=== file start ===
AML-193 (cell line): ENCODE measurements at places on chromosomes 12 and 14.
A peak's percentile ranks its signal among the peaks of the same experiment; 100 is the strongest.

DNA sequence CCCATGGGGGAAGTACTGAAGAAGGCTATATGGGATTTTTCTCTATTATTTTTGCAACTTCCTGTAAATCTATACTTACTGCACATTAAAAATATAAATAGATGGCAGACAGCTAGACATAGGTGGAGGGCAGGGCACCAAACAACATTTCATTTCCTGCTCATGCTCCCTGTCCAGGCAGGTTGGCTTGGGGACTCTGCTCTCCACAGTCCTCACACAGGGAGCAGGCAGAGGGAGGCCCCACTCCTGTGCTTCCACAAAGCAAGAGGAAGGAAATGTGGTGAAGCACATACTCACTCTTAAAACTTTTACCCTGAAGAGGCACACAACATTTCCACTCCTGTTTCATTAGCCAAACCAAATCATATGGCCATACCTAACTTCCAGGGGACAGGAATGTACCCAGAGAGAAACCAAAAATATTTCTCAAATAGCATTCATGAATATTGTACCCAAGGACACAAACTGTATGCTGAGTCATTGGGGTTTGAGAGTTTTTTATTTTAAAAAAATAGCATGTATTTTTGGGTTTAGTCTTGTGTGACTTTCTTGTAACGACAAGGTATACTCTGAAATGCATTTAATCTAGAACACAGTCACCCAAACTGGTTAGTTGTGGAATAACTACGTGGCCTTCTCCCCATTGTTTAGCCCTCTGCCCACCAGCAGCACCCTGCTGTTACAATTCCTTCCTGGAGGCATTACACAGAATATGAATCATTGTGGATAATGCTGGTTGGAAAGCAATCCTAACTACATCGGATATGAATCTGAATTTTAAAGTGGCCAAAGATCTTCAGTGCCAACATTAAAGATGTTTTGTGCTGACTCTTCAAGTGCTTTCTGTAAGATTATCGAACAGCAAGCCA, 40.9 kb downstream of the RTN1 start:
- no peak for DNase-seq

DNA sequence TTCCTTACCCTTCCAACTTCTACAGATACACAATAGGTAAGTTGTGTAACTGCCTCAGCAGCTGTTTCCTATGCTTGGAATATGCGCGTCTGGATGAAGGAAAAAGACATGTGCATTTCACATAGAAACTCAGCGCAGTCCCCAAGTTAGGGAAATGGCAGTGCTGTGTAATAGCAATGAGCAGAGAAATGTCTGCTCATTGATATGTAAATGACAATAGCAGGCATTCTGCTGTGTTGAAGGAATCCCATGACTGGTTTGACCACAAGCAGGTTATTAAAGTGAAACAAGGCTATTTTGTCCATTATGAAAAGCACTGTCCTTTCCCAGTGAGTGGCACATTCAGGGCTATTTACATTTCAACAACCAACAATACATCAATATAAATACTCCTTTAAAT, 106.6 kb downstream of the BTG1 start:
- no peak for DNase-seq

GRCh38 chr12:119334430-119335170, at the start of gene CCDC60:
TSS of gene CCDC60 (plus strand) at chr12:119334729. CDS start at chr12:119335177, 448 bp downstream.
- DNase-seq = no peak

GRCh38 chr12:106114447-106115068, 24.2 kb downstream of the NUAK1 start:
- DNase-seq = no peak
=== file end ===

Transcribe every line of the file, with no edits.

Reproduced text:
AML-193 (cell line): ENCODE measurements at places on chromosomes 12 and 14.
A peak's percentile ranks its signal among the peaks of the same experiment; 100 is the strongest.

DNA sequence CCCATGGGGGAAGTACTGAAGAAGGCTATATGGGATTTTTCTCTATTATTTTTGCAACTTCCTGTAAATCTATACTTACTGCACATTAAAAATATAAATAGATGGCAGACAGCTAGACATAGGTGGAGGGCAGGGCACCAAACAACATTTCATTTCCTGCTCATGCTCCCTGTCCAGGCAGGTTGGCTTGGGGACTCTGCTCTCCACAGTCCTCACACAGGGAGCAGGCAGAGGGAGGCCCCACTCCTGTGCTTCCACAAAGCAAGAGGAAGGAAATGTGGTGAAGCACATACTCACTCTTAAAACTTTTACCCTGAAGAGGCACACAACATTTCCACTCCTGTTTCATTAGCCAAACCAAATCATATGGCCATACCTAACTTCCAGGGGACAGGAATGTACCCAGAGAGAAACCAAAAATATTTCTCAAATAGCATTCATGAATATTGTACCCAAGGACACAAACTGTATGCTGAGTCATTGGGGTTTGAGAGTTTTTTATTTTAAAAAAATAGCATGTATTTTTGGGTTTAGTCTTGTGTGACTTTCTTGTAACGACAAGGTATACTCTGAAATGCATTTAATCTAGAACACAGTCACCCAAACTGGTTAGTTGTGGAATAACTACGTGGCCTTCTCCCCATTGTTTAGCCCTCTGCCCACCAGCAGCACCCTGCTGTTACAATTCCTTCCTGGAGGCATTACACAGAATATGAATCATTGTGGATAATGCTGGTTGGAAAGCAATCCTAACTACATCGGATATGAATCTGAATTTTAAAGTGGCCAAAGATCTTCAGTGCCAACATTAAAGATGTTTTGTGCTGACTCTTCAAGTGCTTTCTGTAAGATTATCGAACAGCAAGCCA, 40.9 kb downstream of the RTN1 start:
- no peak for DNase-seq

DNA sequence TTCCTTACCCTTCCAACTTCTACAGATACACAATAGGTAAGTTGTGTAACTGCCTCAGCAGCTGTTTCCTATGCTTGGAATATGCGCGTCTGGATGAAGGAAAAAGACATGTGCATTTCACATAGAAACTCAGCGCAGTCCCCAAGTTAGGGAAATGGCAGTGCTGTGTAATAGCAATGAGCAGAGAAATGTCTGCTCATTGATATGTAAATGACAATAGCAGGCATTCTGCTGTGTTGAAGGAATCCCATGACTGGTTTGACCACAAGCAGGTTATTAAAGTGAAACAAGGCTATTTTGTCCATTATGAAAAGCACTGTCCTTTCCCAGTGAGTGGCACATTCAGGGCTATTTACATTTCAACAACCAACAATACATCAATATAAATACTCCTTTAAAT, 106.6 kb downstream of the BTG1 start:
- no peak for DNase-seq

GRCh38 chr12:119334430-119335170, at the start of gene CCDC60:
TSS of gene CCDC60 (plus strand) at chr12:119334729. CDS start at chr12:119335177, 448 bp downstream.
- DNase-seq = no peak

GRCh38 chr12:106114447-106115068, 24.2 kb downstream of the NUAK1 start:
- DNase-seq = no peak